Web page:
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November 03, 2005

Asia Minor

Michael Blowhard writes:

Dear Blowhards --

I just finished the final tape of Kenneth Harl's lecture series "Great Ancient Civilizations of Asia Minor," which qualifies as one of my Teaching Company favorites. The series is a history of the region we now think of as Turkey, from prehistoric times to around 1400. Talk about a crossroads of civilizations: Asia, Greece and Rome, the empires of the Middle East, the Tigris-Euphrates civilizations, and whoever was calling Asia Minor home collided and collaborated in the area.

I was very happy to learn something about the Persian Empire, which to me had never been anything but the mysterious bully that was always threatening and failing to crush Greece. In fact, according to Harl, Persia was one of the most benign and appealing of the major empires; part of the reason the Persians were flummoxed by the Greeks was that the Persians simply weren't used to subjects chafing under their rule. And I was especially intrigued to learn that the Turks themselves aren't native to Turkey. In fact, they invaded and settled the area, in the same way that Europeans invaded the Americas.

Harl is terrific at delivering scads of facts while keeping the big picture in helpful focus; he's an enthusiastic and likable presenter; and he's refreshingly modest about what can and can't be known definitively. I notice that the series is now on sale. At its current price, it's a sensational bargain. I plan to treat myself to Harl's other series, too. Hmm, which will be next: "Byzantium," or "Rome and the Barbarians" ...?

I recommend some other Teaching Company lecture sets here. Mark, one of our visitors, does a Guest Posting about his favorite Teaching Company courses here. In the commentsfest on his posting, many visitors volunteer suggestions too.



posted by Michael at November 3, 2005


Did your course get into the economics and population of Asia Minor? As I remember it, when the Romans took over the westernmost sector of what is now Turkey (which they called "Asia") they turned their tax collectors loose on what was an extraordinarily rich region (at least by their somewhat underdeveloped Western Mediterranean standards). Presumably much of that wealth ended up in the pockets of the Senatorial elite of the Roman Republic, a kleptomaniacal crew if there ever was one. At some point, a regional king stirred up the 'Asian' locals who seem to have massacred many thousands of Roman officals and businessmen, which suggests the depth of resentment Roman income redistribuion had stirred up. Nonetheless, after repacification, "Asia" seems to have stayed well-to-do for many centuries, but eventually to have gone downhill(?)in the Byzantine era, and eventually to have suffered an almost(?) complete population replacement as a result of the Turkish conquest under the Ottomans. This account however leaves me asking as many questions as it answers. Did Rome ultimately run this wealthy region into the ground via its piratical extractions? Or did the Pax Romana make up for the costs inflicted on the locals by rapacious tax farmers? Did the Turks really replace the Byzantine population of Asia Minor lock, stock and tomahawk? If so, what happened to the original inhabitants? Had the lasting Roman influence ground the local economy and population down, or did they all flee the Arab raids of the Moslem era, or like what? Or was it like in Roman France, where the Germanic conquerors just moved in and took control of the existing population, in no sense replacing it? In other words, did the Turks just boss the more numerous Byzantine population? What does the genetic data show for Modern Turks? The lack of population and economic data for the ancient or even the medieval world is extraordinarily frustrating.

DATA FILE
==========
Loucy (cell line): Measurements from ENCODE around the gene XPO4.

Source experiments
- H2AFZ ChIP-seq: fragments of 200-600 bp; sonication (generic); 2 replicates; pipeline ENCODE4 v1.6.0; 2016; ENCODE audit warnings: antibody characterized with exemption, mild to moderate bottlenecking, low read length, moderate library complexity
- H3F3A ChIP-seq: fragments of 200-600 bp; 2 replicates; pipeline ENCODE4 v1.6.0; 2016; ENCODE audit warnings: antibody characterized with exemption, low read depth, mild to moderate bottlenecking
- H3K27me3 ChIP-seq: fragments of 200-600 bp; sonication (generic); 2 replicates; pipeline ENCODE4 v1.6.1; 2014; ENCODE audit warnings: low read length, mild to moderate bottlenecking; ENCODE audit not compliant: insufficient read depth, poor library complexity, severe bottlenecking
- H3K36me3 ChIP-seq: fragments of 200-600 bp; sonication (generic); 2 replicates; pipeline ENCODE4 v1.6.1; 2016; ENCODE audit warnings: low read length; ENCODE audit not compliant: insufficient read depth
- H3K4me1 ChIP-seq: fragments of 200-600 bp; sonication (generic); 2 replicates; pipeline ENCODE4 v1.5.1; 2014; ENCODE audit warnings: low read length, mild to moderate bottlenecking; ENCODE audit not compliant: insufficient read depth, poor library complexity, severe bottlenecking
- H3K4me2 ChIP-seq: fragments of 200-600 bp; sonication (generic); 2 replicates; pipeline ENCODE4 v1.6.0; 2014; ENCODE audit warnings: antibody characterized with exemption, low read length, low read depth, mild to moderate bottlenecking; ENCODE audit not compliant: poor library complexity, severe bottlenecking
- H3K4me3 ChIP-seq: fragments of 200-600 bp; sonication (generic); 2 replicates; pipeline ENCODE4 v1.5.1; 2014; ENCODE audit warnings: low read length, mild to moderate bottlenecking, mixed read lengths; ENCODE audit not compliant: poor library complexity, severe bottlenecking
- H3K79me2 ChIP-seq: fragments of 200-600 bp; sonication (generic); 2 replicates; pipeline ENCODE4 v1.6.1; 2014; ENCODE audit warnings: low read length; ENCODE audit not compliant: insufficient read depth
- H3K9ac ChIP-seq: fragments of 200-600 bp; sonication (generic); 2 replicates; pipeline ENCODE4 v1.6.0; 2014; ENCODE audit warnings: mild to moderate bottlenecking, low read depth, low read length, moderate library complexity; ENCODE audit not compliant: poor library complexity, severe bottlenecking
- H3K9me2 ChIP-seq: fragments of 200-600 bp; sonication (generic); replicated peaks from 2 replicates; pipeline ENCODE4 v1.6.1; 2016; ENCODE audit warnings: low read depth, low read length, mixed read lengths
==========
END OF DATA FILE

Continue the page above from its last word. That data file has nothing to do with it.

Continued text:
Posted by: Friedrich von Blowhard on November 4, 2005 10:29 AM

I'd recommend a look at John Julius Norwich's three-book history of the Byzantine Empire. (He also has a one-book history, but I've not read that.) Norwich is an excellent writer and the Byzantines a fascinating subject. The eastern empire was much afflicted with aggressive enemies (Persians, Bulgars, Rus, Armenians, Muslims, Venetians, Genoese, Crusaders, Normans, etc.), religious disputation between many different forms and heresies of Christianity, corruption (including the tax-farmers that Friedrich mentions), internal unrest, and civil war.

And that's during only a thousand years of the history of Asia Minor.

Posted by: Doug Sundseth on November 4, 2005 1:30 PM

I'd also recommend Speros Vryonis' The Decline of Medieval Hellenism in Asia Minor, which is focused directly on the question about the changing population and culture of Asia Minor during the gradual changeover from Byzantine to Turkish control. (Quick answer: it's complicated!)

Posted by: language hat on November 5, 2005 11:10 AM give an idea just how complicated, take a look at this thread (thank you, LH, for finding it!) - especially the comments.

Posted by: Tatyana on November 5, 2005 1:34 PM

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